What can be seen can be destroyed, is an old battlefield proverb. And in the dogfight of the future, victory will go not to the swiftest jet, but the one with the best sensors.
That's where air combat is headed, according to a new study by the Center for Strategic and Budgetary Assessments. And if that forecast is correct, then this is good news for the beleaguered F-35, which has been criticized for mediocre flying performance, but whose stealth and sensors may allow it to ambush Chinese and Russian aircraft.
"This transformation may be steadily reducing the utility of some attributes traditionally associated with fighter aircraft (e.g., extreme speed and maneuverability) while increasing the value of attributes not usually associated with fighter aircraft (e.g., sensor and weapon payload as well as range)," concludes the study, written by CBSA researcher and former U.S. Air Force officer John Stillion.
That conclusion was based on a study of trends in air combat dating back to World War I, and which included a CSBA database of 1,467 reported (though probably not actual) aerial victories since 1965. From 1914 to 1965, the primary air-to-air sensor was the Mark I eyeball, and the primary air-to-air weapon was the machine gun or cannon. "The physical limitations of human vision give it a relatively short effective range as an air-to-air sensor of about 2 nautical miles," the study notes, while machine guns and cannon required closing to within 50 to 500 meters of the target. Thus air combat was essentially a contest of situational awareness, with victory going to who spotted the enemy first, and many victims never seeing who shot them down. In other words, the most successful tactic was the aerial ambush.
Even through the 1970s, air combat was still a close-range affair. Yet by the 1980s, improved sensors, missiles, Identification Friend or Foe technology and airborne radar stations had transformed the turn-and-burn dogfight into ‘Beyond Visual Range’ battles where the opposing aircraft never saw each other. "Over the past two decades, the majority of aerial victories have been the result of BVR engagements where the victor almost always possessed advantages in sensor and weapon range and usually superior support from 'offboard information sources’ such as GCI [ground control] radar operators or their airborne counterparts in Airborne Warning and Control Systems (AWACS) aircraft,” according to the CSBA study, which suggests that the reason North Vietnamese pilots were more successful shooting down American planes in the Vietnam War than Iraqi pilots were in the Gulf War was much improved U.S. situational awareness in the latter conflict.
On the other hand, the speed of fighter aircraft has become much less important since 1965, the study finds. In 1914 or 1940, the faster aircraft could pounce on an unsuspecting prey before it could react. But with AWACS radar able to detect targets 200 miles away, and fighters equipped with their own advanced radar and infrared sensors, speed isn't as important as the ability to detect while avoiding detection. "These developments are likely to provide even better SA [situational awareness] and longer threat warning and set-up times in the future, because sensor and network capabilities tend to advance much more quickly than raw platform performance measures like fighter top speed, which has improved little over the past 50 years," CBSA says.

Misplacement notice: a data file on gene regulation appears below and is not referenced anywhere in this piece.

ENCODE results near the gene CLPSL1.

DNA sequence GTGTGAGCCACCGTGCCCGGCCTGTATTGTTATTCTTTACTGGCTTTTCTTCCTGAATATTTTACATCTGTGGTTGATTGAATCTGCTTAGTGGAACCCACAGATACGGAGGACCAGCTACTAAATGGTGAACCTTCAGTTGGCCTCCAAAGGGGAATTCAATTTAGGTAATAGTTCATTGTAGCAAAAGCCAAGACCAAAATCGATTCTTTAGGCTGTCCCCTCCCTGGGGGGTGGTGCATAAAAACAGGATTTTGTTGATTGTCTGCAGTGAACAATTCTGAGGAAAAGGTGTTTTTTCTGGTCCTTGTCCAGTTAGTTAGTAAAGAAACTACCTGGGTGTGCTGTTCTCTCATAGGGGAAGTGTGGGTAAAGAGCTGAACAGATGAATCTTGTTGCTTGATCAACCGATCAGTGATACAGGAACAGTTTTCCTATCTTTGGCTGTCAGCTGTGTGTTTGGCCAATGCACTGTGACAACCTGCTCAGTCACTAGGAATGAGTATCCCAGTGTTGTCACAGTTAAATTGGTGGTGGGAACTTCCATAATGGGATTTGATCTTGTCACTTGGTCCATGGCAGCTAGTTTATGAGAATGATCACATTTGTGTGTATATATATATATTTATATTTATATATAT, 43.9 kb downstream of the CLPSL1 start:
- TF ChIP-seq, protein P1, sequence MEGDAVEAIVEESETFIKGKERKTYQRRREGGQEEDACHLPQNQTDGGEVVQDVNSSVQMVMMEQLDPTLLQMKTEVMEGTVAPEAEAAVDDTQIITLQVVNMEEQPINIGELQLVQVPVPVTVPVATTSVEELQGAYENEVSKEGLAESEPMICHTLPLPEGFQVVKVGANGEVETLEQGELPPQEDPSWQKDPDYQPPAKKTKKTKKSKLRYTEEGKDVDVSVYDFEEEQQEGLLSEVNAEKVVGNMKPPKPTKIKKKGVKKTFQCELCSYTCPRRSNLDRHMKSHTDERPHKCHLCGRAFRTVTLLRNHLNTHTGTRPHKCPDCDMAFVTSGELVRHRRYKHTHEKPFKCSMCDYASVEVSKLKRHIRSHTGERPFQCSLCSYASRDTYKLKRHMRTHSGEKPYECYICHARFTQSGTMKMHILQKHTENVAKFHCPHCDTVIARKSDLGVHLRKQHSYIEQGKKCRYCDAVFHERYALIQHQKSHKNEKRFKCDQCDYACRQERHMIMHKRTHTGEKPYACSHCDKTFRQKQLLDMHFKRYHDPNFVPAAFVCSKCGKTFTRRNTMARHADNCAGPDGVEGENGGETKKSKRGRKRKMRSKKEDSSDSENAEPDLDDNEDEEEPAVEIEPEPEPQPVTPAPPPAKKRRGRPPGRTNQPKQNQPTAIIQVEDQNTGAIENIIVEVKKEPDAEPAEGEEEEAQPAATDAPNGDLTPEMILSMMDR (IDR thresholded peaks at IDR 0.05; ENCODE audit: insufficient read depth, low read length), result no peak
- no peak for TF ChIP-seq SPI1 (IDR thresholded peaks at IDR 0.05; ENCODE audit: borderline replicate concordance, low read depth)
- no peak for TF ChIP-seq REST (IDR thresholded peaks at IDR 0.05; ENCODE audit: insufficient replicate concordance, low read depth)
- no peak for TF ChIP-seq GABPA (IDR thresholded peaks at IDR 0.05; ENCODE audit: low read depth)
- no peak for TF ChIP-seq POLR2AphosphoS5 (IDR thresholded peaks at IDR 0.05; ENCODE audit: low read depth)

Based on these assumptions, the study concludes that the most important attributes of future fighter aircraft will be long-range sensors, stealth, datalink network connectivity and long-range air-to-air missiles. Most interestingly, Stillion argues that these characteristics are closer to those of bombers than fighters. "If this is true," he writes, "then a sixth-generation 'fighter' may have a platform that is similar to a future 'bomber' and may even be a modified version of a bomber airframe or the same aircraft with its payload optimized for the air-to-air mission. If this is correct, then the United States may be in position to save tens of billions of dollars in nonrecurring development costs by combining USAF and Navy future fighter development programs with each service’s long-range ISR/strike programs."
Stillion makes a valid point. Aircraft design is a compromise, and if speed and maneuverability come at the expense of range, payload and stealth, then this is a bad trade if situational awareness is becoming the prime determinant of victory. On the other hand, one expects that all things being equal, a fast, maneuverable stealth jet will beat a slower, clumsier stealth jet. The question is whether all things will indeed be equal.
While the CBSA study barely mentioned the F-35, the controversial Lightning II is the poster child for the speed vs. stealth debate. If sensors and datalinks are king, then even if the F-35 is flawed, it is a step in the right direction. But if speed rules, then America is in trouble.
Michael Peck, a frequent contributor to the National Interest, is a defense and historical writer based in Oregon. His work has appeared in Foreign Policy, WarIsBoring and many other fine publications. He can be found on Twitter and Facebook.
Image: Flickr/Charlie Caine.